While the design of hotel lobbies is being driven by customer expectations, it is also providing a new revenue opportunity for operators in an increasingly competitive sector.
Lobbies are becoming usable spaces for customers who may or may not be staying at the hotel with break out areas for business meetings, conference calls, strategy days, product launches, parties and performances.
They are becoming more integrated with the food and drink offer of the hotel with the introduction of everything from coffee shops to nail bars to galleries, creating an offer that is more quirky and esoteric and giving guests fewer reasons to ever leave the hotel while also becoming an amenity space and place to meet and hang out for the local community. The lobby has become a social meeting place in its own right.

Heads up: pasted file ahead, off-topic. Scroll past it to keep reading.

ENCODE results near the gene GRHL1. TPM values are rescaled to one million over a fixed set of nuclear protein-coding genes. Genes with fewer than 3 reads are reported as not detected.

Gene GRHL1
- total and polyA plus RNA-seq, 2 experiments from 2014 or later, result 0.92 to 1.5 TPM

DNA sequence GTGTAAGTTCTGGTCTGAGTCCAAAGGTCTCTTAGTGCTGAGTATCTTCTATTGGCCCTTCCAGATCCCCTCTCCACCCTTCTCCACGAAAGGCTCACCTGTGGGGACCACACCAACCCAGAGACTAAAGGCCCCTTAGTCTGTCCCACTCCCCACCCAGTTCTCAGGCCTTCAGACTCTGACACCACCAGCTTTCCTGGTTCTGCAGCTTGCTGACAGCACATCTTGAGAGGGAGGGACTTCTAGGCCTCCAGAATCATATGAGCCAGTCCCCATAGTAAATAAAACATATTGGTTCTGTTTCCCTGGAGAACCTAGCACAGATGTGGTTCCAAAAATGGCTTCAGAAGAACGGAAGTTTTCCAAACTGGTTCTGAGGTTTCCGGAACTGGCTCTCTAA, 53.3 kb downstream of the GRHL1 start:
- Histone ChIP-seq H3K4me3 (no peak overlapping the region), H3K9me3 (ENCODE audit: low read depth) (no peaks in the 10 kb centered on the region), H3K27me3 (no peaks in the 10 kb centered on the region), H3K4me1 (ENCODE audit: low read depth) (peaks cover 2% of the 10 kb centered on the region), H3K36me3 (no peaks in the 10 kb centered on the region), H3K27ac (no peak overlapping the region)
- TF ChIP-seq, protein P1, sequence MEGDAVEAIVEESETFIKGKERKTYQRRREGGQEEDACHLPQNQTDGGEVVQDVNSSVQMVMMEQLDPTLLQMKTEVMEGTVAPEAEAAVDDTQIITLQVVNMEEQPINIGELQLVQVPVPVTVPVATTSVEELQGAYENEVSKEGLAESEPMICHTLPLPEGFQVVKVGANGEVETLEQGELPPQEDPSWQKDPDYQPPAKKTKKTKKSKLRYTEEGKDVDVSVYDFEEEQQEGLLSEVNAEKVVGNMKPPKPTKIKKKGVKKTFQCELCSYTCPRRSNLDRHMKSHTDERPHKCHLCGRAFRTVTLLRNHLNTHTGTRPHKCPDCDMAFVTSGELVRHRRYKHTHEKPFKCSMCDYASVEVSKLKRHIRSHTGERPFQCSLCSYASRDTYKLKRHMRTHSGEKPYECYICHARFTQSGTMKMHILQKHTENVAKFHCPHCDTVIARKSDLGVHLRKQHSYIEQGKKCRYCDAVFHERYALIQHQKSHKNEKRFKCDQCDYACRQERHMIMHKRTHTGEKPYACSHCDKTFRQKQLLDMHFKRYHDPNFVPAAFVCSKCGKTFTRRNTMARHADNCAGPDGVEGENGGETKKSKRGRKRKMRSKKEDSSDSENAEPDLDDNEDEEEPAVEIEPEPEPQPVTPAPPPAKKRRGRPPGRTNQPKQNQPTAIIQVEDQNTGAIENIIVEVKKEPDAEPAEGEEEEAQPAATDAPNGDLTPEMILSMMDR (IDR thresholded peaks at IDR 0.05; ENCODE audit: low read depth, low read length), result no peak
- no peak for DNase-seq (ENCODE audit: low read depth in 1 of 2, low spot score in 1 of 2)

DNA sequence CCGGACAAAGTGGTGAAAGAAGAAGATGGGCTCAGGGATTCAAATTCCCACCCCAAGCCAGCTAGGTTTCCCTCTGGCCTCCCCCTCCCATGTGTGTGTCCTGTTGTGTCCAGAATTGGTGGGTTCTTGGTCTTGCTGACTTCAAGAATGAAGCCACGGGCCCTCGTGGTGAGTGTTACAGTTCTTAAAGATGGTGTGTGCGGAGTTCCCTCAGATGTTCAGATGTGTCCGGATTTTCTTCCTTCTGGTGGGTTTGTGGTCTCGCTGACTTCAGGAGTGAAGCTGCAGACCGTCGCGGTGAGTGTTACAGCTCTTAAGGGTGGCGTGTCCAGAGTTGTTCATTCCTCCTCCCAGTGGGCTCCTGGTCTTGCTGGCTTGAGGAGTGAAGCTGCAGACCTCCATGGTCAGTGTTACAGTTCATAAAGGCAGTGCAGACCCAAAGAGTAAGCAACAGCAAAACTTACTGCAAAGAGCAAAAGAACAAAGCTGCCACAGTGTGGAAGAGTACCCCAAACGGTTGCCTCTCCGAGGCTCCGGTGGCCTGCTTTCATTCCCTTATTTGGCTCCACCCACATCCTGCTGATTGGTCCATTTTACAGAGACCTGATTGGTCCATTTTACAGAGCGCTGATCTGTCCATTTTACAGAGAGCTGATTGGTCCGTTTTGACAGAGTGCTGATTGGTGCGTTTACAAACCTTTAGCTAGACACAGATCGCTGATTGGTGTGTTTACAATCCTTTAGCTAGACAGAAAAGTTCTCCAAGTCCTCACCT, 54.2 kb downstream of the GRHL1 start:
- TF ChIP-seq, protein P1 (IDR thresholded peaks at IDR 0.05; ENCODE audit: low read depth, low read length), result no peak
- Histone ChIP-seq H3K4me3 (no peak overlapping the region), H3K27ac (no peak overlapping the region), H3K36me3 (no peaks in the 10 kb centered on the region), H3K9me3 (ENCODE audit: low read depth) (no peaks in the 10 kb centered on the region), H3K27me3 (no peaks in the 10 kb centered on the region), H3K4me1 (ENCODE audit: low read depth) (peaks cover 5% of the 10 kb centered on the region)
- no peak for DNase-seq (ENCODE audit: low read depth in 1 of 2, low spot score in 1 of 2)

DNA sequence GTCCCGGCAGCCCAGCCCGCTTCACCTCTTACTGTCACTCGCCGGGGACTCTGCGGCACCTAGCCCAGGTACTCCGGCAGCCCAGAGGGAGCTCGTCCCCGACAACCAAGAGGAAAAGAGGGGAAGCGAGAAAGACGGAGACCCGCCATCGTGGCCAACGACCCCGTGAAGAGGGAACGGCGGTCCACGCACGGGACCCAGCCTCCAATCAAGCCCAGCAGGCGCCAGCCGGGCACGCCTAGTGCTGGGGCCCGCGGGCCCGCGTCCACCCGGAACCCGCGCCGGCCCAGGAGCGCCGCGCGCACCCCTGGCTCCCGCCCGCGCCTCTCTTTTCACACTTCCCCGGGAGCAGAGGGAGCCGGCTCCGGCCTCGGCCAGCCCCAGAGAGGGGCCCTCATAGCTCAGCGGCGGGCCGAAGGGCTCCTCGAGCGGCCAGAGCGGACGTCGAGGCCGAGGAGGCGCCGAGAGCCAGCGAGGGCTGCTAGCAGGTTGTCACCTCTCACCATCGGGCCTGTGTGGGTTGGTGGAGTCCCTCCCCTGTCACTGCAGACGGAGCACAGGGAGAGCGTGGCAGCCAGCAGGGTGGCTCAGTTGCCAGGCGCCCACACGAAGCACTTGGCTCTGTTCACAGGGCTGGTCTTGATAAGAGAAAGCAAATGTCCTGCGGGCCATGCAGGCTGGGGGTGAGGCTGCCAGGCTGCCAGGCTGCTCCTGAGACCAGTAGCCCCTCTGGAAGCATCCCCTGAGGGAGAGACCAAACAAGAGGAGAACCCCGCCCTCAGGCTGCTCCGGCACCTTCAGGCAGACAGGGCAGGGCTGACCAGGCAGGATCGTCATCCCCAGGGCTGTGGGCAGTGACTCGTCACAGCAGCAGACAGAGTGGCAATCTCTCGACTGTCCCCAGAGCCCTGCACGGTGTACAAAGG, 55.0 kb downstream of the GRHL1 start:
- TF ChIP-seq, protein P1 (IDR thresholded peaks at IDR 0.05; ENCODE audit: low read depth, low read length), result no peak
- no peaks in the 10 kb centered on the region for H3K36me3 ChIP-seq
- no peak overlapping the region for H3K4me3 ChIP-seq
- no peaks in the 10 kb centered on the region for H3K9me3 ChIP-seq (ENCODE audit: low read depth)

“Ultimately the guest is now looking for an experience,” said Margarida. “The modern traveller is less concerned about their hotel room and as more emphasis is focused on the lobby, so we are seeing rooms become smaller and more functional.
“Instead they are looking for fulfilment through being able to work remotely, meet new people, explore new places and immerse themselves in different cultures. Our job as designers is to facilitate these new lifestyle trends while creating that sense of excitement and anticipation that every guest should feel when they walk into a hotel lobby.”